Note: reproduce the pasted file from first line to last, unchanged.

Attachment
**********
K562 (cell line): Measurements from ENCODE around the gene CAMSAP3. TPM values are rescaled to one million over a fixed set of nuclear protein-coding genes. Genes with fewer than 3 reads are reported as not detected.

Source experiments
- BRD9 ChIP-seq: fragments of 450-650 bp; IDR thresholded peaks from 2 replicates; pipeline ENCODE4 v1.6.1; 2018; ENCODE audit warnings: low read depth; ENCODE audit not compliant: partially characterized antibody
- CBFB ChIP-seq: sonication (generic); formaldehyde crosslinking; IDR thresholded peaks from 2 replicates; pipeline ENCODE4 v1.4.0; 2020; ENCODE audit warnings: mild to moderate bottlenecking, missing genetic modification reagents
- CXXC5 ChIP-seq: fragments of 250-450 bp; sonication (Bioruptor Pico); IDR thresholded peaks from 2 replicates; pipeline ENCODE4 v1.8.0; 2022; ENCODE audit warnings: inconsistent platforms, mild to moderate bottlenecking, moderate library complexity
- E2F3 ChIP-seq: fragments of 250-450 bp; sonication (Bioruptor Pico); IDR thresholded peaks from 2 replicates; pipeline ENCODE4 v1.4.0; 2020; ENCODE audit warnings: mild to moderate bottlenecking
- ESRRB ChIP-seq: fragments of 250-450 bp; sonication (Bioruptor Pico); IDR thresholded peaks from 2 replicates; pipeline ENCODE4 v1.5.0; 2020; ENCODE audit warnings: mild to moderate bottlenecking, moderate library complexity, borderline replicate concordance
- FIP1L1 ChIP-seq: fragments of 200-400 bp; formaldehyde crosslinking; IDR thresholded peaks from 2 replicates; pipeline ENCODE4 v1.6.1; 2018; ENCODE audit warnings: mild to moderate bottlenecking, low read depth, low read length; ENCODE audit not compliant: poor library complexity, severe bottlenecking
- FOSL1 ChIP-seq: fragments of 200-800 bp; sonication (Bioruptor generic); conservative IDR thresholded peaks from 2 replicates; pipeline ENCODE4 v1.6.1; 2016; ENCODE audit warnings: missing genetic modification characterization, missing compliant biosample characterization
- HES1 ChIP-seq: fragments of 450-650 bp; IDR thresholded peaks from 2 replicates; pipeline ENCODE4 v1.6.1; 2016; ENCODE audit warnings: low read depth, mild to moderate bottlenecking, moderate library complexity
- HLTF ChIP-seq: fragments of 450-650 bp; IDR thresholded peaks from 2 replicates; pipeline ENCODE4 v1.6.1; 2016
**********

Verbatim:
K562 (cell line): Measurements from ENCODE around the gene CAMSAP3. TPM values are rescaled to one million over a fixed set of nuclear protein-coding genes. Genes with fewer than 3 reads are reported as not detected.

Source experiments
- BRD9 ChIP-seq: fragments of 450-650 bp; IDR thresholded peaks from 2 replicates; pipeline ENCODE4 v1.6.1; 2018; ENCODE audit warnings: low read depth; ENCODE audit not compliant: partially characterized antibody
- CBFB ChIP-seq: sonication (generic); formaldehyde crosslinking; IDR thresholded peaks from 2 replicates; pipeline ENCODE4 v1.4.0; 2020; ENCODE audit warnings: mild to moderate bottlenecking, missing genetic modification reagents
- CXXC5 ChIP-seq: fragments of 250-450 bp; sonication (Bioruptor Pico); IDR thresholded peaks from 2 replicates; pipeline ENCODE4 v1.8.0; 2022; ENCODE audit warnings: inconsistent platforms, mild to moderate bottlenecking, moderate library complexity
- E2F3 ChIP-seq: fragments of 250-450 bp; sonication (Bioruptor Pico); IDR thresholded peaks from 2 replicates; pipeline ENCODE4 v1.4.0; 2020; ENCODE audit warnings: mild to moderate bottlenecking
- ESRRB ChIP-seq: fragments of 250-450 bp; sonication (Bioruptor Pico); IDR thresholded peaks from 2 replicates; pipeline ENCODE4 v1.5.0; 2020; ENCODE audit warnings: mild to moderate bottlenecking, moderate library complexity, borderline replicate concordance
- FIP1L1 ChIP-seq: fragments of 200-400 bp; formaldehyde crosslinking; IDR thresholded peaks from 2 replicates; pipeline ENCODE4 v1.6.1; 2018; ENCODE audit warnings: mild to moderate bottlenecking, low read depth, low read length; ENCODE audit not compliant: poor library complexity, severe bottlenecking
- FOSL1 ChIP-seq: fragments of 200-800 bp; sonication (Bioruptor generic); conservative IDR thresholded peaks from 2 replicates; pipeline ENCODE4 v1.6.1; 2016; ENCODE audit warnings: missing genetic modification characterization, missing compliant biosample characterization
- HES1 ChIP-seq: fragments of 450-650 bp; IDR thresholded peaks from 2 replicates; pipeline ENCODE4 v1.6.1; 2016; ENCODE audit warnings: low read depth, mild to moderate bottlenecking, moderate library complexity
- HLTF ChIP-seq: fragments of 450-650 bp; IDR thresholded peaks from 2 replicates; pipeline ENCODE4 v1.6.1; 2016